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UW offers advanced Indigenous language courses for the first time

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UW is offering advanced courses in the Pacific Northwest’s Indigenous language, Lushootseed, for the first time. 

AIS 309: Methods in Amerindian Linguistics will be offered next quarter and taught by Tami Hohn, assistant teaching professor in American Indian studies. 

Lushootseed is spoken by much of the eastern and southern Puget Sound region, and southern Lushootseed was spoken historically in the Seattle area, which is what Hohn will teach in AIS 309. 

Hohn’s Lushootseed series began in 2018, and was the first time the language was offered at UW since the ’80s. Vi Hilbert taught Northern Lushootseed the last time it was offered. 

“I knew that it would take some time to get to the advanced course, because I needed to make sure I had an established group of students that exited my three quarter sequence who would be ready to take on the advanced learning of it,” Hohn said. 

Hohn said that after two years of students asking for advanced studies, UW started looking into establishing advanced courses. 

AIS 309 is different from other language classes offered at UW. While they learn grammatical structures, roots, prefixes and suffixes, students will engage in research by taking language from old documents and recordings to cross reference and extract the language from these sources. 

“They're learning about reconstructing that language,” Hohn said. “They learn how to create conversations, they learn how to create thoughts for themselves.” 

The course applies toward foreign language requirements, which fourth-year Stuart Heslop called ironic considering Lushootseed is a first language. Heslop is the Outreach and PR Chair for First Nations at UW. 

“Tami is also a wonderful instructor,” Heslop wrote in an email. “I personally took the full year series during my freshman year in 2018, and have worked with her personally in language research.”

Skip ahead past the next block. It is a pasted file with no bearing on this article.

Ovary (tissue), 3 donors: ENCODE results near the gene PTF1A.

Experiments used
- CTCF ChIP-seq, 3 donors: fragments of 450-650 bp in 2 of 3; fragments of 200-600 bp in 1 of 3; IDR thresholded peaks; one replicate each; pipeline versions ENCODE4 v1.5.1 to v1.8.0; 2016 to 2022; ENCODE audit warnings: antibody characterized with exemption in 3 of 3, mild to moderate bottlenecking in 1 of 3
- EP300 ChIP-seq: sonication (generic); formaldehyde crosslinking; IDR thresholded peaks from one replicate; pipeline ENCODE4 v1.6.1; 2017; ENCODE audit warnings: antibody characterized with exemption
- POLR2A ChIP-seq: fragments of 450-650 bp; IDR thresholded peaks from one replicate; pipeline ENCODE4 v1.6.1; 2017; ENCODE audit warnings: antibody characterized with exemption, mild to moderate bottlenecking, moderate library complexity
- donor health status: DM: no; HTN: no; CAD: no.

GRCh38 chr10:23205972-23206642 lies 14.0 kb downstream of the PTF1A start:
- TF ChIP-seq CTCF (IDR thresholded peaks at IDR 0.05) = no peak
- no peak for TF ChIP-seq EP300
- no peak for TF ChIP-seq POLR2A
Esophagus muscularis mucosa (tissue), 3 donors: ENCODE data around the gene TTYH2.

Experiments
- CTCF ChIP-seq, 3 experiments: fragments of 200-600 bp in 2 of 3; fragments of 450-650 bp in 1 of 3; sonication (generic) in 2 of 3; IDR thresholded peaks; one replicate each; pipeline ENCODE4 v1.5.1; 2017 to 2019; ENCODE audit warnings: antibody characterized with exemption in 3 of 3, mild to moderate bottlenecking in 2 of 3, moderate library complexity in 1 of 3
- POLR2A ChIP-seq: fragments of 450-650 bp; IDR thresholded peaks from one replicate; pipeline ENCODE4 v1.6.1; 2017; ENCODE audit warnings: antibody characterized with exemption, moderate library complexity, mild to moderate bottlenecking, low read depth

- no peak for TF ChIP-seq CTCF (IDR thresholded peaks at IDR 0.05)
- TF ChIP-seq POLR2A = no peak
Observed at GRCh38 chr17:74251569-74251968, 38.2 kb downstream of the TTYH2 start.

In a class of around 15 to 20 students, Hohn said students have different motivations for taking her courses and some come from other tribes and regions of Washington state. 

If students are thinking about linguistics or are interested in the history of the people of the Seattle area, Hohn encourages them to take her courses. 

“Don’t dismiss the class just because it’s Lushootseed because there's so much more that they can get out of it,” Hohn said. “I guess if they have an interest, then just go for it.” 

Hohn wants her students to become lifelong Lushootseed learners and researchers through the skills she teaches in her courses. She hopes that they keep the language with them, rather than just taking it to fulfill a language requirement. 

“I want them to take part in the work, I want them to take part in the pride, that feeling that they obtain when they revitalize language, when they bring language out of the preservation state and put it into life again, I want them to feel their own success in their own impact,” Hohn said. “And I want them to always realize that we all have a role here with Lushootseed and they have to figure that out.” 

Reach reporter Jadenne Radoc Cabahug at Twitter: @jadennecabahug

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(1) comment

More Inclusive than Thou

UW offers advanced Indigenous language courses for the first time

Is there anything gained here?

Folks this is public education. That means that everyone pays for it, though only a priveledged few ever attend.

Is there something gained in teaching self-loathing WOKE-tards and a few affirmative action placeholders lost languages that will register as life improvement to Washingtonians across all walks of life that never attend class at UW?


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